Book: The Stocked Kitchen by Sarah Kallio and Stacey Krastins
Publisher: Atria Books
Publication date: 2011
Source: Unsolicited copy received from the publisher
Summary: The Stocked Kitchen by Sarah Kallio and Stacey Krastins is a concept cookbook. The concept is described by the subtitle “One Grocery List…Endless Recipes.” There are tear-out copies of the list in the back of the book (just check the things you need and head to the store). The book’s Facebook page promises a free app of the list available on the date of the book release, July 5. The premise is that if your kitchen is stocked with that list, you will be able to make any of the over 300 recipes in the book. There is even a place at The Stocked Kitchen for readers to add their own recipes.
Thoughts: This would have been the perfect cookbook for me in my twenties and thirties when I was eating too many carry-outs and restaurant meals and didn’t have the skills to push myself away from that lifestyle. With one grocery list and a variety of recipes to try, many tips for any processes that could be deemed tricky by a fledgling cook, and introductory material about how to set up one’s life and kitchen for cooking, I would have become a proficient cook much earlier in life (and might have avoided that long phase of obesity that I just worked my way out of).
This book reminds me of an older cookbook I glanced through years ago at the library. I’m not going to come up with a title now, but it was all about how to shop and eat economically. It also had a grocery list but had strict instructions for only buying items in bulk, even produce, and there were certain items that you weren’t “allowed” to buy except on sale. It struck me as being dollar-friendly, but time-intense. The Stocked Kitchen is a much more doable system for families that are busy as well as budget-conscious.
The Stocked Kitchen claims that this method can accommodate dietary restrictions and preferences by purchasing low-fat, sugar-free, or other specialty versions of the items on the list. For most Americans, eating from this list would be a vast improvement in their diets over their current eating habits, with or without special versions of some items. However, this concept will only stretch so far. My veggie-centric eating style and my husband’s red meat allergy limit the usefulness of this cookbook for us. Vegetarians would find little of interest here, as is evident in the introduction on page 6:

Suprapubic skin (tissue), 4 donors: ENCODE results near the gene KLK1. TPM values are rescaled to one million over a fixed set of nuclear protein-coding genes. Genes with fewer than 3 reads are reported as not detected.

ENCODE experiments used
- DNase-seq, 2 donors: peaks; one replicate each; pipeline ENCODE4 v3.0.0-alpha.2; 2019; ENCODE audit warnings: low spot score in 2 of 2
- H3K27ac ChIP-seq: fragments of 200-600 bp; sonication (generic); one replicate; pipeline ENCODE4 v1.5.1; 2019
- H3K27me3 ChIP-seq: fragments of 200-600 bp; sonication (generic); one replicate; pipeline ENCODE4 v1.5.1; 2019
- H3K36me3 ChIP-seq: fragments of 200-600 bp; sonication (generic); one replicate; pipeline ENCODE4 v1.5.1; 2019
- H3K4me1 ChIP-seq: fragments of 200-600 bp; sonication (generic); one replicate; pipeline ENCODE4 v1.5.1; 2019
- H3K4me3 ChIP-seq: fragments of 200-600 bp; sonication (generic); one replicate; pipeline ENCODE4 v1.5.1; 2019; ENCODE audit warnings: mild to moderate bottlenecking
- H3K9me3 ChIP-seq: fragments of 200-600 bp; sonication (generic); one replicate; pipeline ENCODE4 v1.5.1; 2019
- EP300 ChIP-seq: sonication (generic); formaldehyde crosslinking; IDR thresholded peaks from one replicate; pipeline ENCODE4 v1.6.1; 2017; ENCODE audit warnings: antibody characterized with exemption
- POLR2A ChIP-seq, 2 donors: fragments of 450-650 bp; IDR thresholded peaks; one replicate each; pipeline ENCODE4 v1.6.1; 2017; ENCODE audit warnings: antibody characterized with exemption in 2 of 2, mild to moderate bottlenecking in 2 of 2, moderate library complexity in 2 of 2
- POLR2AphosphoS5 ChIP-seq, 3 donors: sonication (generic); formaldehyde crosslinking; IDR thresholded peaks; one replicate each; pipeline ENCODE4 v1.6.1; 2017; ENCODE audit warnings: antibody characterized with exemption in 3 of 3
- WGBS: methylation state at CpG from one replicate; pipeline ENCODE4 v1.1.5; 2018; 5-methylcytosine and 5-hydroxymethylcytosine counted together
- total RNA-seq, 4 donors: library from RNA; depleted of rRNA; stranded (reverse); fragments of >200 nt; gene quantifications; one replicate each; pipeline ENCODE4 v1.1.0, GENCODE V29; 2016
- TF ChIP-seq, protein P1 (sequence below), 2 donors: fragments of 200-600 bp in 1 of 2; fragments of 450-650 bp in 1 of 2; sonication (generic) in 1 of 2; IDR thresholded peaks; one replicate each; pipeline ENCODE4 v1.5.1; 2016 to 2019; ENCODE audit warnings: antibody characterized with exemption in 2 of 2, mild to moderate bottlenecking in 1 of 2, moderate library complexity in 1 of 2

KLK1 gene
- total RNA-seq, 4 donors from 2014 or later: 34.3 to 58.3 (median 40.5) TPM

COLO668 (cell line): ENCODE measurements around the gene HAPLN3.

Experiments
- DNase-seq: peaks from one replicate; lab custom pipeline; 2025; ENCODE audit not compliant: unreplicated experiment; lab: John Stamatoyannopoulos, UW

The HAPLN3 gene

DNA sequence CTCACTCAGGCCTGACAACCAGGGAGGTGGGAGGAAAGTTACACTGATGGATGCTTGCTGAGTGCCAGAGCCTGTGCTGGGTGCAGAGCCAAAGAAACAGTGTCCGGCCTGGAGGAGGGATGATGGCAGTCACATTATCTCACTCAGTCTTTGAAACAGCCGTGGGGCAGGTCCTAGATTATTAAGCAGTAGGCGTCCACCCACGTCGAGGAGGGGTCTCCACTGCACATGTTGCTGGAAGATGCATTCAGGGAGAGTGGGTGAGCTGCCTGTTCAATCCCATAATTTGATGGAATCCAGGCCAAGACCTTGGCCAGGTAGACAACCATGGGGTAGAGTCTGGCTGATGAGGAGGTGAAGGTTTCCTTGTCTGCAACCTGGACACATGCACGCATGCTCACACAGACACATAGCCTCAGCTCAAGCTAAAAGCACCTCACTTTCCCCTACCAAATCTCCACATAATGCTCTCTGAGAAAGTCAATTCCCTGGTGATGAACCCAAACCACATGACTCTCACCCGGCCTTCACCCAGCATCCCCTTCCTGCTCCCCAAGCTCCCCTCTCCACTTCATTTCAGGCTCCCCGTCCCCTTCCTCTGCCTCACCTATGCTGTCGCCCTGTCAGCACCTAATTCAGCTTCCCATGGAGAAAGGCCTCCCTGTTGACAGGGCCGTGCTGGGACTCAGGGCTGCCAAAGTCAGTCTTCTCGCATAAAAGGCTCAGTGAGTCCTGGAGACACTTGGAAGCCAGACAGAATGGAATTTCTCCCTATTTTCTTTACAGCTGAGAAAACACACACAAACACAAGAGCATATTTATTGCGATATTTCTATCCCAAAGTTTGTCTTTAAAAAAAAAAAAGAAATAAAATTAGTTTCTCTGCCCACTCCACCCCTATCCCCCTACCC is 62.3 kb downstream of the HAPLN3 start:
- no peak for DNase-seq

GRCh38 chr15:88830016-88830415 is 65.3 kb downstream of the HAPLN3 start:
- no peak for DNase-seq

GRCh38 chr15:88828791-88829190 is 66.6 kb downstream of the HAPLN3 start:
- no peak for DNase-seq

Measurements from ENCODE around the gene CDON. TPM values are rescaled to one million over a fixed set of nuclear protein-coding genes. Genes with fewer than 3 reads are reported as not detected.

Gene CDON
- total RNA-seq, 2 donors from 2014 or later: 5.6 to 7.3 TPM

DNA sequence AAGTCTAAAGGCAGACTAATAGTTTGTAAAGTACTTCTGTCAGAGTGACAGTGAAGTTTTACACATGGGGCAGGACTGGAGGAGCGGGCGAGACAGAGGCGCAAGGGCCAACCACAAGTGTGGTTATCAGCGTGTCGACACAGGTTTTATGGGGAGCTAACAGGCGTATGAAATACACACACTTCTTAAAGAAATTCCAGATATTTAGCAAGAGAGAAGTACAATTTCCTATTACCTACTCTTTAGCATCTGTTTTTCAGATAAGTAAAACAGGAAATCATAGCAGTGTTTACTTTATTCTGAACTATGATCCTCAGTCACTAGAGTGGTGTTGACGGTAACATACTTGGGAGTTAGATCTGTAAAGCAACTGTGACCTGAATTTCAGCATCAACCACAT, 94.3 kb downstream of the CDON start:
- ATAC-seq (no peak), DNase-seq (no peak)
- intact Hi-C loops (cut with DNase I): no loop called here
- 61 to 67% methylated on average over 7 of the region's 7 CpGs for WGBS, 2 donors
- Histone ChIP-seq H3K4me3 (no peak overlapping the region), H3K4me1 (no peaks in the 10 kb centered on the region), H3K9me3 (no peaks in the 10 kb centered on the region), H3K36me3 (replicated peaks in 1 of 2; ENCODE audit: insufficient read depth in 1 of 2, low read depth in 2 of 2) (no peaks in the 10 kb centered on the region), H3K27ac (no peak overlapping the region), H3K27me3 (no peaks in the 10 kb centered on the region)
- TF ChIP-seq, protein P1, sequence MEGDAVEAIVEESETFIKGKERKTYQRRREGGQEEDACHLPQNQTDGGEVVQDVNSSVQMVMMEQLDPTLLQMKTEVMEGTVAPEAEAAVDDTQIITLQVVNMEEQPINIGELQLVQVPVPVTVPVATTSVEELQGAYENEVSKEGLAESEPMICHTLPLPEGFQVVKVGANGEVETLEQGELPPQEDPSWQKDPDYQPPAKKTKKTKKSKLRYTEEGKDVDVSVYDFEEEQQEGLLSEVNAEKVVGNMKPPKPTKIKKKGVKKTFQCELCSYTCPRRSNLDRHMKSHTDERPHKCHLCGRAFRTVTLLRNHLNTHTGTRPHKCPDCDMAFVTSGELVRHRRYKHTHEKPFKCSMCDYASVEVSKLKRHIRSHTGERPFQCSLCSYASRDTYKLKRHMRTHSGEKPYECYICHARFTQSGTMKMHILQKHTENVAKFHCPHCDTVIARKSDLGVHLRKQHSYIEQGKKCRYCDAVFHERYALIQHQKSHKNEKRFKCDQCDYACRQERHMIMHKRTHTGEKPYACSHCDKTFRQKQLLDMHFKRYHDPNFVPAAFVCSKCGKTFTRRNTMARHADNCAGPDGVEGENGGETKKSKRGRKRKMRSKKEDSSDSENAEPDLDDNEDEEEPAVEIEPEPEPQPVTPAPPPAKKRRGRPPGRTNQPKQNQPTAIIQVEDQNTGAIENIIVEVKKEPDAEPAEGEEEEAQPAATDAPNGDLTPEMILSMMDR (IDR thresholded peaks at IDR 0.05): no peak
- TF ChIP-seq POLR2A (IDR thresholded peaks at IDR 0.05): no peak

In fact, the most “planning” we do for meals is thawing some meat and then choosing a recipe to cook it with, late in the afternoon.
This is not the most attractive cookbook you have ever seen, but the recipes have clean layouts with good white space and useful sidebars. There are two color photo sections displaying a selection of the recipes. The Stocked Kitchen is not meant to be a coffee table book. It’s the kind of cookbook that is designed to be littered with post-it notes and stained with tomato sauce. This is the cookbook you use, not the one you look at.
This book finally motivated me to make a master grocery list for myself. In the summer, my master list doesn’t need to be very long since most of what we eat comes from the farmers market, CSA box, or Whole Foods. That makes it even more annoying, however, when I’m not stocked up and have to make a trip to the grocery store for the one or two things I missed. It took me less than 30 minutes to make a first draft of the list, and most of that was fiddling around in Power Point so I could print four lists per page and cut them up to the quarter-page scrap paper sheets that we’re used to using. I have a feeling that I’m going to wish that I had done this long ago.
Appeal: This is the perfect cookbook for a busy, budget-conscious family looking for a system and some skills to move them away from convenience foods, fast foods, and restaurants. With this system, those families will eat healthier, live greener, and save more money. Here’s a friendly video of the authors talking about The Stocked Kitchen.